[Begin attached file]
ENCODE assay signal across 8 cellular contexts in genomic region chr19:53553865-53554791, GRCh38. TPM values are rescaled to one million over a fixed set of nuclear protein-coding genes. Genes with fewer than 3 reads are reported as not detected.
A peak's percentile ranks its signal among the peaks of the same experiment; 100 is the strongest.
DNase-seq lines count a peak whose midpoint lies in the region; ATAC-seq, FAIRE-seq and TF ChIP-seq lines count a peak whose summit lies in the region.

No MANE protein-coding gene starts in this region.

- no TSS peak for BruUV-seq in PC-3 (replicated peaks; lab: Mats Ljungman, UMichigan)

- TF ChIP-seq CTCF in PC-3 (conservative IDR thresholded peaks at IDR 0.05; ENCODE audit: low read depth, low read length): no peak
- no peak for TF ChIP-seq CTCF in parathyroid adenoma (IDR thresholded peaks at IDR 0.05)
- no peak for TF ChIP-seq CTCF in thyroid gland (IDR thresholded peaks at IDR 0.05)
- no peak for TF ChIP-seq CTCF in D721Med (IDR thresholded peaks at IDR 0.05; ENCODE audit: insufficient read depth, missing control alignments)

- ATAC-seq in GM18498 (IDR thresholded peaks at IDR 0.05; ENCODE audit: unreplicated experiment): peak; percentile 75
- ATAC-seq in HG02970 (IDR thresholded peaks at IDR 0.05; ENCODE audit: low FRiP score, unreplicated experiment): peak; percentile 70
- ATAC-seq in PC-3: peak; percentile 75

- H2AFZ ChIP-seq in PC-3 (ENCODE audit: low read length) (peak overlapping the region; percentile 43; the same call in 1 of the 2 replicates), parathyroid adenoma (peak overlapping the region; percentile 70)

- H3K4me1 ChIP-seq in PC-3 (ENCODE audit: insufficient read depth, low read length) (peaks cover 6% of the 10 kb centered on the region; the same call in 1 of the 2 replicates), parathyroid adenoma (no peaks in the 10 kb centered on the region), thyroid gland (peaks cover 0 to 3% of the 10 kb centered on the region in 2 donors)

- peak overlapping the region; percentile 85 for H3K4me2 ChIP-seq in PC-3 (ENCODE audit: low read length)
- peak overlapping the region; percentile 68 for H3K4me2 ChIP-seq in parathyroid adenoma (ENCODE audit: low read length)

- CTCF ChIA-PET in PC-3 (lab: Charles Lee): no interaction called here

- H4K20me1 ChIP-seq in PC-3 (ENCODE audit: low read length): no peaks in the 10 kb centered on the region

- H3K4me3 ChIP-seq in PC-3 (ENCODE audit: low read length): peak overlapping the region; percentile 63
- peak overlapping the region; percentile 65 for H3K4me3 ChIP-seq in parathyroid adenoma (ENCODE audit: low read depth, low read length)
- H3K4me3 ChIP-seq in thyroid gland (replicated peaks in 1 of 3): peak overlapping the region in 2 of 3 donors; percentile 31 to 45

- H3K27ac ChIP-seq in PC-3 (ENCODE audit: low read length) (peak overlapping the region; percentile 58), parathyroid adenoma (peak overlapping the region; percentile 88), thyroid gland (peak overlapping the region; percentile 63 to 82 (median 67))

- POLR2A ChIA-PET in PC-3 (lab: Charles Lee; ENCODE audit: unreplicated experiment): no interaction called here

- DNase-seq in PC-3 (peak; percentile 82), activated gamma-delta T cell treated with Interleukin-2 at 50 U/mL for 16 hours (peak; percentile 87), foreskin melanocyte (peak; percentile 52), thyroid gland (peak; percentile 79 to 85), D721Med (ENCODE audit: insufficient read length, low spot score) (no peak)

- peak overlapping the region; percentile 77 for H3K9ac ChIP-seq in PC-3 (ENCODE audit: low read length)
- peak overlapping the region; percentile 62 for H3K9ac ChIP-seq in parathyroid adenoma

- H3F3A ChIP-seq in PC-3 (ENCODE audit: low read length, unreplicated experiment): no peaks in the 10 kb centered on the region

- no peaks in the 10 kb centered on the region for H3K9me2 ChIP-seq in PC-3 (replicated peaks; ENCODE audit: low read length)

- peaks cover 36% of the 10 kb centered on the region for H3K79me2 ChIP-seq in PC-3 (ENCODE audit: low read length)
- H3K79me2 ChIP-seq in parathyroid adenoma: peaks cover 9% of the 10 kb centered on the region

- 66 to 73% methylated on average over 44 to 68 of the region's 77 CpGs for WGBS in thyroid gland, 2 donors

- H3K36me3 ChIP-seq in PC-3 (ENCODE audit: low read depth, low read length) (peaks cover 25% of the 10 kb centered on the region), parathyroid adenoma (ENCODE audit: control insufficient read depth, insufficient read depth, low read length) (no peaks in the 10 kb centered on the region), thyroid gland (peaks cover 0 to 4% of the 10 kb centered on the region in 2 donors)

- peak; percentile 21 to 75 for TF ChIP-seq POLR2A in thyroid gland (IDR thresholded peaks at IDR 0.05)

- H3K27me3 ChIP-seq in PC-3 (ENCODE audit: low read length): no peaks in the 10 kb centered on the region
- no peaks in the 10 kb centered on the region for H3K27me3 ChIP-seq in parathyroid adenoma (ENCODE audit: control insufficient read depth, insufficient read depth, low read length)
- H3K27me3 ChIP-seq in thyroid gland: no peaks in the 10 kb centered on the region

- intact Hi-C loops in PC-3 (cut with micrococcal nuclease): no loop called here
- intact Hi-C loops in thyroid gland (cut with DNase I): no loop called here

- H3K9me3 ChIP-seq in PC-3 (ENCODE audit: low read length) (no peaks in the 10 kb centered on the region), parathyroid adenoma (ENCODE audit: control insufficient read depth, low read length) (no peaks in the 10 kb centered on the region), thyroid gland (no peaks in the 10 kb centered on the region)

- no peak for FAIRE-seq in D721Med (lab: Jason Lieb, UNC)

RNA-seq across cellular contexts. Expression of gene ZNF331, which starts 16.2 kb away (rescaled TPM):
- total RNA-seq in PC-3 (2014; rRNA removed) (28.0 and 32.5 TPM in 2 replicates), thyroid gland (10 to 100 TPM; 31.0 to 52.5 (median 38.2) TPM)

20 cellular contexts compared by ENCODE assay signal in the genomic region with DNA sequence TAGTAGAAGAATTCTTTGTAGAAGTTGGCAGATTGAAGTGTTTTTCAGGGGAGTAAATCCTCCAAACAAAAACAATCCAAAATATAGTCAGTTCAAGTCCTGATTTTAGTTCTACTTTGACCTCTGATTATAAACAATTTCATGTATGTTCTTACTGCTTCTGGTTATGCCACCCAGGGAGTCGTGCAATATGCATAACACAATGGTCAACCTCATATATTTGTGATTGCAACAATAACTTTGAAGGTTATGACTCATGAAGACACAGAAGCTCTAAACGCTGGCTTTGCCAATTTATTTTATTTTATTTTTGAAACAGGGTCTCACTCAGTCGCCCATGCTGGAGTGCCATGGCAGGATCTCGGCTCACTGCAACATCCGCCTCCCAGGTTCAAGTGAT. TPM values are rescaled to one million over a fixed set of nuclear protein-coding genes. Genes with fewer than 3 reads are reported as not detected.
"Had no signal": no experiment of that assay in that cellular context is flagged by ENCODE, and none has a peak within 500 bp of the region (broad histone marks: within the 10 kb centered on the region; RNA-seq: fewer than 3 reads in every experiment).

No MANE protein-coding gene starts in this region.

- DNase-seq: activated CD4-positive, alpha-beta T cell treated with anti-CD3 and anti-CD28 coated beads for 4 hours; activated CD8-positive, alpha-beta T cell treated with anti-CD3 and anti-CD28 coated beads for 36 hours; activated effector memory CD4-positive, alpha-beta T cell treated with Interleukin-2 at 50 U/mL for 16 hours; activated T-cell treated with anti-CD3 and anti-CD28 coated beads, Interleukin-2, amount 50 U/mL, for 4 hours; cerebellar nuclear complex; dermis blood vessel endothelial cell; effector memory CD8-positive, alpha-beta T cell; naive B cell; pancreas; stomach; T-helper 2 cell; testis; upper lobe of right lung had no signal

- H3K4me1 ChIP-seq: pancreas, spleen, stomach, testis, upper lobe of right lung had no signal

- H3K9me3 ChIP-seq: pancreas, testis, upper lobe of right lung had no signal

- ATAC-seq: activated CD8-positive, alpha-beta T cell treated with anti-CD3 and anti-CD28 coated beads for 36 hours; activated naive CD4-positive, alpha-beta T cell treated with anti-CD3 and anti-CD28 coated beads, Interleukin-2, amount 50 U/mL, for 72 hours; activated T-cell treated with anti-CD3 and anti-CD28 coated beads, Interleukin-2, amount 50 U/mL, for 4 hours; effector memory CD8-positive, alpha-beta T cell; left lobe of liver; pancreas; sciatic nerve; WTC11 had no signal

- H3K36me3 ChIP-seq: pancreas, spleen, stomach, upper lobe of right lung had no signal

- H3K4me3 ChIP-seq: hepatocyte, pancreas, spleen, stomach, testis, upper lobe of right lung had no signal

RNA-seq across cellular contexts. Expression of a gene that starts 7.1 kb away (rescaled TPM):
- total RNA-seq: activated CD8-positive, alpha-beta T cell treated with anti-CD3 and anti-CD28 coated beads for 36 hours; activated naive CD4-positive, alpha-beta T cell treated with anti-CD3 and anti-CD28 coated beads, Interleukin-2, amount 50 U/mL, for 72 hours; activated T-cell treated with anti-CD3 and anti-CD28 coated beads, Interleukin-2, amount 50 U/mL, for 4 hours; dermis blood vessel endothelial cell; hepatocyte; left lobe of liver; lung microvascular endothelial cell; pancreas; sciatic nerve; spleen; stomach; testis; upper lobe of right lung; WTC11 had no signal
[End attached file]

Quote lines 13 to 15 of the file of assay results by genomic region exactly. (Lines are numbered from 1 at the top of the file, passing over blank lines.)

- H2AFZ ChIP-seq in PC-3 (ENCODE audit: low read length) (peak overlapping the region; percentile 43; the same call in 1 of the 2 replicates), parathyroid adenoma (peak overlapping the region; percentile 70)

- H3K4me1 ChIP-seq in PC-3 (ENCODE audit: insufficient read depth, low read length) (peaks cover 6% of the 10 kb centered on the region; the same call in 1 of the 2 replicates), parathyroid adenoma (no peaks in the 10 kb centered on the region), thyroid gland (peaks cover 0 to 3% of the 10 kb centered on the region in 2 donors)

- peak overlapping the region; percentile 85 for H3K4me2 ChIP-seq in PC-3 (ENCODE audit: low read length)